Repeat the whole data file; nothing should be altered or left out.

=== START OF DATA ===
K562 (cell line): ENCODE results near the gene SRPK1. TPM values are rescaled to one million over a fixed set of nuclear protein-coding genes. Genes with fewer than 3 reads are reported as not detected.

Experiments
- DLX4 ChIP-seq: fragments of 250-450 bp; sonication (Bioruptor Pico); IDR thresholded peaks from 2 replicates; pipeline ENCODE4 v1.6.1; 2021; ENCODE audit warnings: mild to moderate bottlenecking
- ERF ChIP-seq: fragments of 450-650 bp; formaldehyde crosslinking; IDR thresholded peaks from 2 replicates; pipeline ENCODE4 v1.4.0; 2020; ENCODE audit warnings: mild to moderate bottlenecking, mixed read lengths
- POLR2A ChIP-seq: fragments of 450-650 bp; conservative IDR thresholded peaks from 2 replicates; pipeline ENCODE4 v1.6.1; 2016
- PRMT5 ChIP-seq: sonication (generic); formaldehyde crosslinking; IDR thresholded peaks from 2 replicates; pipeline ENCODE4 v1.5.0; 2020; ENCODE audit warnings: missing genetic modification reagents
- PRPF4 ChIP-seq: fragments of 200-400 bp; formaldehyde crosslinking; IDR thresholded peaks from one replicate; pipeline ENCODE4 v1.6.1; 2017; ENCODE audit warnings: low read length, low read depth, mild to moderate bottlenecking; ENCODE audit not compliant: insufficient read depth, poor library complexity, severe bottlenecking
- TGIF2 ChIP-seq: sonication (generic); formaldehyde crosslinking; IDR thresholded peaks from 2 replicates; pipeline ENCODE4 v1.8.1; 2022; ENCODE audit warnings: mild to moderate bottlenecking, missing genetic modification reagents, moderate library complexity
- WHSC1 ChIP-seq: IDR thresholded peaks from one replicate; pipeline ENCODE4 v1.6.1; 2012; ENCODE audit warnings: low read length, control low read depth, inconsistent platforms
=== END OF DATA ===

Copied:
K562 (cell line): ENCODE results near the gene SRPK1. TPM values are rescaled to one million over a fixed set of nuclear protein-coding genes. Genes with fewer than 3 reads are reported as not detected.

Experiments
- DLX4 ChIP-seq: fragments of 250-450 bp; sonication (Bioruptor Pico); IDR thresholded peaks from 2 replicates; pipeline ENCODE4 v1.6.1; 2021; ENCODE audit warnings: mild to moderate bottlenecking
- ERF ChIP-seq: fragments of 450-650 bp; formaldehyde crosslinking; IDR thresholded peaks from 2 replicates; pipeline ENCODE4 v1.4.0; 2020; ENCODE audit warnings: mild to moderate bottlenecking, mixed read lengths
- POLR2A ChIP-seq: fragments of 450-650 bp; conservative IDR thresholded peaks from 2 replicates; pipeline ENCODE4 v1.6.1; 2016
- PRMT5 ChIP-seq: sonication (generic); formaldehyde crosslinking; IDR thresholded peaks from 2 replicates; pipeline ENCODE4 v1.5.0; 2020; ENCODE audit warnings: missing genetic modification reagents
- PRPF4 ChIP-seq: fragments of 200-400 bp; formaldehyde crosslinking; IDR thresholded peaks from one replicate; pipeline ENCODE4 v1.6.1; 2017; ENCODE audit warnings: low read length, low read depth, mild to moderate bottlenecking; ENCODE audit not compliant: insufficient read depth, poor library complexity, severe bottlenecking
- TGIF2 ChIP-seq: sonication (generic); formaldehyde crosslinking; IDR thresholded peaks from 2 replicates; pipeline ENCODE4 v1.8.1; 2022; ENCODE audit warnings: mild to moderate bottlenecking, missing genetic modification reagents, moderate library complexity
- WHSC1 ChIP-seq: IDR thresholded peaks from one replicate; pipeline ENCODE4 v1.6.1; 2012; ENCODE audit warnings: low read length, control low read depth, inconsistent platforms